Utilities in the European Union may have to offer more flexible prices from 2020 to encourage consumers to use more electricity when supplies are abundant and cheap, according to proposed new rules, a top EU official said.
Most European utilities sell at fixed prices, regardless of price swings on wholesale markets, which makes sense when most power comes from coal and nuclear plants that are always on.
But the surge in intermittent renewable energy, like solar and wind generation, has led to intraday price swings that demand a flexible approach to encourage usage on sunny and windy days when power is plentiful, the European Commission says.
The challenge will be to encourage utilities to adopt a more flexible price structure and to expand the rollout of smart meters in Europe. These meters could be linked up to mobile phone apps or other displays to show power price changes through the day and indicate when using appliances would cost less.
“We want to give consumers incentives to consume more when energy is cheap, therefore member states will have to introduce dynamic pricing besides other billing systems so that consumers have a choice,” Klaus-Dieter Borchardt, director Internal Energy Market at the European Commission, told Reuters.
A package of power market reforms drawn up by the Commission late last year includes a provision for all EU states to ensure their utilities offer so-called “dynamic pricing” to reflect changes in supply.
Borchardt said the legislation outlined by the Commission was likely to be approved by the European Parliament this year or next, and would then come into force on Jan. 1, 2020.
Variable pricing could cut power bills for an EU household by up to 400 euros a year, Borchardt said, as consumers turn on appliances on sunny or windy days or when offices and factories are shut at weekends.
Flexible pricing contracts are already offered in Spain and Nordic states, such as Finland, Sweden, Norway and Estonia, said Commission official Anna Colucci. “We would like to offer it to all consumers in Europe,” she said.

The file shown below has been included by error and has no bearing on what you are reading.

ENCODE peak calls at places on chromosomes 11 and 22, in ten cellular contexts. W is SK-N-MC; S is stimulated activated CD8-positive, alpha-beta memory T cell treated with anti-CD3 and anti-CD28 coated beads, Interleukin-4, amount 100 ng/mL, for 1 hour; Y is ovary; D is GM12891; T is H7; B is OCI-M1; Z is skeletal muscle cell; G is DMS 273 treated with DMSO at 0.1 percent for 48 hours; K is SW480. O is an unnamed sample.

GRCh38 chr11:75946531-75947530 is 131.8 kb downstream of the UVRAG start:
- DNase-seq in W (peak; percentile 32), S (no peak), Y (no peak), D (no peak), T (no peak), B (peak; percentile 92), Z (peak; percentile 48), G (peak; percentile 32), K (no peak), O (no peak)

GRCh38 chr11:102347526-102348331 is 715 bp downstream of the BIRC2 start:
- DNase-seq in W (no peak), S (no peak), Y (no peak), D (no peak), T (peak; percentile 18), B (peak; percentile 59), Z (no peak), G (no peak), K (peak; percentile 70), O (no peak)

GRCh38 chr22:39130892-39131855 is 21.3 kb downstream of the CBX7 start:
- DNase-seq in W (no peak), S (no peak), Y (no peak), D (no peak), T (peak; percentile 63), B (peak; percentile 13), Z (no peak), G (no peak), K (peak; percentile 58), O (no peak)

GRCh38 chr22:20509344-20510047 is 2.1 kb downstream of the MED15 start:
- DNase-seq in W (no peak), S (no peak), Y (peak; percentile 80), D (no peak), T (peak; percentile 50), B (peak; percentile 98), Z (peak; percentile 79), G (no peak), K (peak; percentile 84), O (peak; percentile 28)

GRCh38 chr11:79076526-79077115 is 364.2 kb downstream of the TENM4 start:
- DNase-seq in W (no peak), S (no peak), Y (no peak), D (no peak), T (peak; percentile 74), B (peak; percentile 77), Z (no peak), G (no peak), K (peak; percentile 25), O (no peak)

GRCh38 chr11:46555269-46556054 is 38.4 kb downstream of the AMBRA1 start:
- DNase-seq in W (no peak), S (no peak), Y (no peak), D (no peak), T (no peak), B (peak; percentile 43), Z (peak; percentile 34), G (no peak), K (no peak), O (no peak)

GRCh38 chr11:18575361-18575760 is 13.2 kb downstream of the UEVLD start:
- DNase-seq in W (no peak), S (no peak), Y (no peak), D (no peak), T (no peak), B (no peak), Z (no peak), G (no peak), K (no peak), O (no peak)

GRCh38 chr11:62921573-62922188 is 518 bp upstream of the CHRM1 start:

In Estonia, almost 70 percent of suppliers offered a flexible price contract and 20-25 percent of consumers used them, she said. Estonian supplier Eesti Energia allows clients to link contracts to wholesale prices and track hourly prices.
In Norway, about 90 percent of customers of Hafslund, the main supplier in Oslo, buy power at spot-indexed prices, a company spokesman said. Government statistics show spot price-contracts tended to offer cheaper prices in the past decade.
A vital step toward introducing dynamic power pricing will be installing smart meters in households. By 2020, about 17 EU states will be rolling out smart meter programs, Colucci said.
Some utilities may prove reluctant to offer a pricing model that gives customers more flexibility but means companies face less predictable earnings.
But Borchardt said they would have to adapt. “They can’t stop it. There is no real opposition in parliament and in member states” to introducing such a system, he said.
Industrial clients have long benefited from more variable power pricing deals, encouraging them to time their usage.
Jean-Marc Ollagnier, group chief executive of Accenture Resources, said utilities had to offer significant price variations to encourage households to change their habits.
He said some household usage remained inflexible, such as in the evening when lights come on and meals are cooked, but said the rise of intermittent renewable power still strengthened the business case for offering more flexible pricing formulas.